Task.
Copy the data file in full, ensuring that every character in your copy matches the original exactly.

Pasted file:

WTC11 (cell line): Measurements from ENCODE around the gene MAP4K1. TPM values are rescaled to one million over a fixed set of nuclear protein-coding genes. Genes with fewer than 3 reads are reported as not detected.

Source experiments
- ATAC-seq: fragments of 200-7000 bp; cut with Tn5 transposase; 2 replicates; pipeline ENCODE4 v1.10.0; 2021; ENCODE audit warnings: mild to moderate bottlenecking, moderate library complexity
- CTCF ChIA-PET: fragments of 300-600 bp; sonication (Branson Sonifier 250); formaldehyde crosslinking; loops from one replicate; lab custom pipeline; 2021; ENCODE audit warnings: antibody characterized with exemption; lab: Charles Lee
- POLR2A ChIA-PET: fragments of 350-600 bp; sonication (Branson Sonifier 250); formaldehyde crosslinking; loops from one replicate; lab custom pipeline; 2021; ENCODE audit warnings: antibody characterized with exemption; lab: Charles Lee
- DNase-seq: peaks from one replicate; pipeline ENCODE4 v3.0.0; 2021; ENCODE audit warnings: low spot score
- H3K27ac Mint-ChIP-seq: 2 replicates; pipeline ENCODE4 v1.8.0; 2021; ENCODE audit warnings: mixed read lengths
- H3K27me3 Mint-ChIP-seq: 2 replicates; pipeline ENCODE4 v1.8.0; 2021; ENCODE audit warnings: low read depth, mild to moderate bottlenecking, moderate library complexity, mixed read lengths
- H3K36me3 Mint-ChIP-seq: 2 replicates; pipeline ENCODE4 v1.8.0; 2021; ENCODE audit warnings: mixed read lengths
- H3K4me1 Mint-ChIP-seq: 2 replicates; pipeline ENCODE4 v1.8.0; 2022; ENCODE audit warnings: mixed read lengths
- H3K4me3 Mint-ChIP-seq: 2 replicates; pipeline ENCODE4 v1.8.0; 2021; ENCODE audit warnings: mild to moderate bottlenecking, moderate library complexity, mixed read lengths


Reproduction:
WTC11 (cell line): Measurements from ENCODE around the gene MAP4K1. TPM values are rescaled to one million over a fixed set of nuclear protein-coding genes. Genes with fewer than 3 reads are reported as not detected.

Source experiments
- ATAC-seq: fragments of 200-7000 bp; cut with Tn5 transposase; 2 replicates; pipeline ENCODE4 v1.10.0; 2021; ENCODE audit warnings: mild to moderate bottlenecking, moderate library complexity
- CTCF ChIA-PET: fragments of 300-600 bp; sonication (Branson Sonifier 250); formaldehyde crosslinking; loops from one replicate; lab custom pipeline; 2021; ENCODE audit warnings: antibody characterized with exemption; lab: Charles Lee
- POLR2A ChIA-PET: fragments of 350-600 bp; sonication (Branson Sonifier 250); formaldehyde crosslinking; loops from one replicate; lab custom pipeline; 2021; ENCODE audit warnings: antibody characterized with exemption; lab: Charles Lee
- DNase-seq: peaks from one replicate; pipeline ENCODE4 v3.0.0; 2021; ENCODE audit warnings: low spot score
- H3K27ac Mint-ChIP-seq: 2 replicates; pipeline ENCODE4 v1.8.0; 2021; ENCODE audit warnings: mixed read lengths
- H3K27me3 Mint-ChIP-seq: 2 replicates; pipeline ENCODE4 v1.8.0; 2021; ENCODE audit warnings: low read depth, mild to moderate bottlenecking, moderate library complexity, mixed read lengths
- H3K36me3 Mint-ChIP-seq: 2 replicates; pipeline ENCODE4 v1.8.0; 2021; ENCODE audit warnings: mixed read lengths
- H3K4me1 Mint-ChIP-seq: 2 replicates; pipeline ENCODE4 v1.8.0; 2022; ENCODE audit warnings: mixed read lengths
- H3K4me3 Mint-ChIP-seq: 2 replicates; pipeline ENCODE4 v1.8.0; 2021; ENCODE audit warnings: mild to moderate bottlenecking, moderate library complexity, mixed read lengths